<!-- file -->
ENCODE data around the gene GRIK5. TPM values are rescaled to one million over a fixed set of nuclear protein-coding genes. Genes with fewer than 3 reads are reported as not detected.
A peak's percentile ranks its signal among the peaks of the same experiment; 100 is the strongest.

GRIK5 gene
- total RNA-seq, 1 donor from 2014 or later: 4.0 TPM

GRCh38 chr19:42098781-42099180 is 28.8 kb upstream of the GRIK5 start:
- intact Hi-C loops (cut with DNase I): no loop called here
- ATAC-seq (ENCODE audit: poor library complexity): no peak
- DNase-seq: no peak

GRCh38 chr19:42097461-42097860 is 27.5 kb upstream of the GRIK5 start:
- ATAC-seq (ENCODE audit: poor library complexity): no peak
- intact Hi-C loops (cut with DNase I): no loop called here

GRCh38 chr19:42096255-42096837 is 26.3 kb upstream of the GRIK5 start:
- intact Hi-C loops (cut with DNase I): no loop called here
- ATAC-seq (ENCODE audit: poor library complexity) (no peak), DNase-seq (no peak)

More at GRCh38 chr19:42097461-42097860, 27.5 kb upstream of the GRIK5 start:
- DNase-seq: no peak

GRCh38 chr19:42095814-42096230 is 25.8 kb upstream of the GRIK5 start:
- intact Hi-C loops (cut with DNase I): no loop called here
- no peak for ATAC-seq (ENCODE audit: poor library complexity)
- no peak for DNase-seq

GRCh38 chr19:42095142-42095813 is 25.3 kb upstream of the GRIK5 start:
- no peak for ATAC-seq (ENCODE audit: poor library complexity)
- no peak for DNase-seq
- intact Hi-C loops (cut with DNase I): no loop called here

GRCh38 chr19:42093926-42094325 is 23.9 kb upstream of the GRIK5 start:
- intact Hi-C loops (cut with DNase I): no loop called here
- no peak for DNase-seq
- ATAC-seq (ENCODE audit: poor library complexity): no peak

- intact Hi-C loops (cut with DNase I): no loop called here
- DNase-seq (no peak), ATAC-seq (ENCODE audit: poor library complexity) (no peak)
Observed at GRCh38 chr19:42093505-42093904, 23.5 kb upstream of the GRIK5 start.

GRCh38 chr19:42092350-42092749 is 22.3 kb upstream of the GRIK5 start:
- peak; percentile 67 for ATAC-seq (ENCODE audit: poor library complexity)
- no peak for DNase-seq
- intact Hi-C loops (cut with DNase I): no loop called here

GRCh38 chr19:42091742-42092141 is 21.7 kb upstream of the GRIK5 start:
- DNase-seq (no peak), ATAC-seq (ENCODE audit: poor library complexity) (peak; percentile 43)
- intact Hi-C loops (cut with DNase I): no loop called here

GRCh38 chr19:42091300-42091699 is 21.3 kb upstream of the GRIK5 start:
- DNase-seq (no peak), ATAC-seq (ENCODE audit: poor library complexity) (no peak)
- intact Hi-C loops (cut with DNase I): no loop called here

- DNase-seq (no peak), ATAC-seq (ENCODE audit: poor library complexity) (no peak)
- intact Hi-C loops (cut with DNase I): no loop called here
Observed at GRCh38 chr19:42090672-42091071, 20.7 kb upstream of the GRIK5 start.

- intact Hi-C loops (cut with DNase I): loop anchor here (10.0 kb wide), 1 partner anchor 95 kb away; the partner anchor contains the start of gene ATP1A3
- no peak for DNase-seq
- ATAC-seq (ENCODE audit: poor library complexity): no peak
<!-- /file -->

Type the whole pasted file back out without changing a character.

ENCODE data around the gene GRIK5. TPM values are rescaled to one million over a fixed set of nuclear protein-coding genes. Genes with fewer than 3 reads are reported as not detected.
A peak's percentile ranks its signal among the peaks of the same experiment; 100 is the strongest.

GRIK5 gene
- total RNA-seq, 1 donor from 2014 or later: 4.0 TPM

GRCh38 chr19:42098781-42099180 is 28.8 kb upstream of the GRIK5 start:
- intact Hi-C loops (cut with DNase I): no loop called here
- ATAC-seq (ENCODE audit: poor library complexity): no peak
- DNase-seq: no peak

GRCh38 chr19:42097461-42097860 is 27.5 kb upstream of the GRIK5 start:
- ATAC-seq (ENCODE audit: poor library complexity): no peak
- intact Hi-C loops (cut with DNase I): no loop called here

GRCh38 chr19:42096255-42096837 is 26.3 kb upstream of the GRIK5 start:
- intact Hi-C loops (cut with DNase I): no loop called here
- ATAC-seq (ENCODE audit: poor library complexity) (no peak), DNase-seq (no peak)

More at GRCh38 chr19:42097461-42097860, 27.5 kb upstream of the GRIK5 start:
- DNase-seq: no peak

GRCh38 chr19:42095814-42096230 is 25.8 kb upstream of the GRIK5 start:
- intact Hi-C loops (cut with DNase I): no loop called here
- no peak for ATAC-seq (ENCODE audit: poor library complexity)
- no peak for DNase-seq

GRCh38 chr19:42095142-42095813 is 25.3 kb upstream of the GRIK5 start:
- no peak for ATAC-seq (ENCODE audit: poor library complexity)
- no peak for DNase-seq
- intact Hi-C loops (cut with DNase I): no loop called here

GRCh38 chr19:42093926-42094325 is 23.9 kb upstream of the GRIK5 start:
- intact Hi-C loops (cut with DNase I): no loop called here
- no peak for DNase-seq
- ATAC-seq (ENCODE audit: poor library complexity): no peak

- intact Hi-C loops (cut with DNase I): no loop called here
- DNase-seq (no peak), ATAC-seq (ENCODE audit: poor library complexity) (no peak)
Observed at GRCh38 chr19:42093505-42093904, 23.5 kb upstream of the GRIK5 start.

GRCh38 chr19:42092350-42092749 is 22.3 kb upstream of the GRIK5 start:
- peak; percentile 67 for ATAC-seq (ENCODE audit: poor library complexity)
- no peak for DNase-seq
- intact Hi-C loops (cut with DNase I): no loop called here

GRCh38 chr19:42091742-42092141 is 21.7 kb upstream of the GRIK5 start:
- DNase-seq (no peak), ATAC-seq (ENCODE audit: poor library complexity) (peak; percentile 43)
- intact Hi-C loops (cut with DNase I): no loop called here

GRCh38 chr19:42091300-42091699 is 21.3 kb upstream of the GRIK5 start:
- DNase-seq (no peak), ATAC-seq (ENCODE audit: poor library complexity) (no peak)
- intact Hi-C loops (cut with DNase I): no loop called here

- DNase-seq (no peak), ATAC-seq (ENCODE audit: poor library complexity) (no peak)
- intact Hi-C loops (cut with DNase I): no loop called here
Observed at GRCh38 chr19:42090672-42091071, 20.7 kb upstream of the GRIK5 start.

- intact Hi-C loops (cut with DNase I): loop anchor here (10.0 kb wide), 1 partner anchor 95 kb away; the partner anchor contains the start of gene ATP1A3
- no peak for DNase-seq
- ATAC-seq (ENCODE audit: poor library complexity): no peak